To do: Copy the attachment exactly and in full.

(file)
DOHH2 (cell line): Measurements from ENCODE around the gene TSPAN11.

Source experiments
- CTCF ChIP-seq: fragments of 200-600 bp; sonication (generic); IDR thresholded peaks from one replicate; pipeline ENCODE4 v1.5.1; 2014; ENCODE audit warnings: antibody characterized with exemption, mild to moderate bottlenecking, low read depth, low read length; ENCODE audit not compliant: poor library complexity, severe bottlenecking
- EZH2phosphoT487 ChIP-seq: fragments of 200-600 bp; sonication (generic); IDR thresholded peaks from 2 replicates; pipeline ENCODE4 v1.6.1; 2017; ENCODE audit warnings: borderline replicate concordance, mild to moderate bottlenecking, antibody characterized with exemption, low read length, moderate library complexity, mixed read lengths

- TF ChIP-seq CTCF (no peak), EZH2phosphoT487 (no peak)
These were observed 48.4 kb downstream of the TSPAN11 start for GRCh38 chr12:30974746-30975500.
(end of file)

DOHH2 (cell line): Measurements from ENCODE around the gene TSPAN11.

Source experiments
- CTCF ChIP-seq: fragments of 200-600 bp; sonication (generic); IDR thresholded peaks from one replicate; pipeline ENCODE4 v1.5.1; 2014; ENCODE audit warnings: antibody characterized with exemption, mild to moderate bottlenecking, low read depth, low read length; ENCODE audit not compliant: poor library complexity, severe bottlenecking
- EZH2phosphoT487 ChIP-seq: fragments of 200-600 bp; sonication (generic); IDR thresholded peaks from 2 replicates; pipeline ENCODE4 v1.6.1; 2017; ENCODE audit warnings: borderline replicate concordance, mild to moderate bottlenecking, antibody characterized with exemption, low read length, moderate library complexity, mixed read lengths

- TF ChIP-seq CTCF (no peak), EZH2phosphoT487 (no peak)
These were observed 48.4 kb downstream of the TSPAN11 start for GRCh38 chr12:30974746-30975500.